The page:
Randolph Physics Professors Peter Sheldon and Katrin Schenk, along with her son, Finn, and husband Dan Healy, who works in the College's IT department, enjoyed sledding Friday on the front lawn of campus.
Thursday, December 16, 2010
Wednesday, December 8, 2010
Susan Stevens, a Randolph College classics professor, will receive the 2011 Excellence in Undergraduate Teaching Award from the Archaeological Institute of America (AIA).
The AIA awards committee chooses one winner each year it feels demonstrates excellence in the teaching of archaeology. Nominations come from colleagues and students. Stevens will receive the award January 7, 2011 at the annual joint meeting of the AIA and the American Philological Association in San Antonio, Texas.
“It is really gratifying to be recognized for my undergraduate teaching,” Stevens said. “I’m proud to be a part of an organization that recognizes the efforts of teachers and I am appreciative of my students for participating in this.”
Two of Stevens’ students, Rhiannon Knol ’11 and Eric Struble ’11, are presenting a paper at the conference and will also be in attendance to see Stevens receive her award.
Stevens earned her undergraduate degree from the University of South Carolina and her master’s degree and Ph.D. from the University of Wisconsin, Madison. She has taught at Randolph since 1993 and is now the Catherine E. and William E. Thoresen Chair of Humanities.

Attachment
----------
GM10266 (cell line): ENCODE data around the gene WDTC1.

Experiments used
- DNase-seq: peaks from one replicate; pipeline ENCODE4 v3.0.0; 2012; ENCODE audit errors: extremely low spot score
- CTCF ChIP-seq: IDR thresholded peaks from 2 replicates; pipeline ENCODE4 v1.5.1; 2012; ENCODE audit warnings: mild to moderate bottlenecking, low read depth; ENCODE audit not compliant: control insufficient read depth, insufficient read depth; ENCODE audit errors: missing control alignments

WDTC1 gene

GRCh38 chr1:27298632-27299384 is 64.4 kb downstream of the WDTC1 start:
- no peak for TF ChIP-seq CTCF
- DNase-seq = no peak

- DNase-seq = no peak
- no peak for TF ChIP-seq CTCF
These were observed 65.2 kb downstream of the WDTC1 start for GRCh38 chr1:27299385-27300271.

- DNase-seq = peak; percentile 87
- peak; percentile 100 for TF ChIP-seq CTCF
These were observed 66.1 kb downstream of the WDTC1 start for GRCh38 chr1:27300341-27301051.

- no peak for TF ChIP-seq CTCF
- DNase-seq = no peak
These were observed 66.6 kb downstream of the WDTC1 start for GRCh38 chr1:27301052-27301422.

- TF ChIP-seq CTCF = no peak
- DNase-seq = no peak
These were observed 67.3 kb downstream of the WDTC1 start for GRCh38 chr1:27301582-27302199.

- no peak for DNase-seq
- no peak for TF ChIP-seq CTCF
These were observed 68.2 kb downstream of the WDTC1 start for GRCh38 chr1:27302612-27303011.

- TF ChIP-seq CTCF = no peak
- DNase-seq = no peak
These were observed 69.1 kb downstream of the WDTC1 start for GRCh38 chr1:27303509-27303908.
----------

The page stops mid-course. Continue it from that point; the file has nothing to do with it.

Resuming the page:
Her expertise centers on Roman and Early Christian art and archeology, burial archeology, and late Roman architecture. In addition to teaching Latin and archeology courses at Randolph, Stevens also regularly conducts fieldwork, most recently in Tunisia. She is co director of excavations at Leptiminus at an underground Christian burial complex. She also speaks Latin, Greek, French, German, Spanish, Italian, and Tunisian Arabic.
As president of the Lynchburg chapter of the AIA, Stevens helps coordinate four speakers a year for the community. “Most small cities do not even have chapters,” she said. “Ours is pretty active.”
The AIA award is especially important to Stevens because of its emphasis on teaching in archaeology. “It means a lot to be celebrated specifically for teaching in the area of my own research and for bringing undergraduates into archaeology,” she said.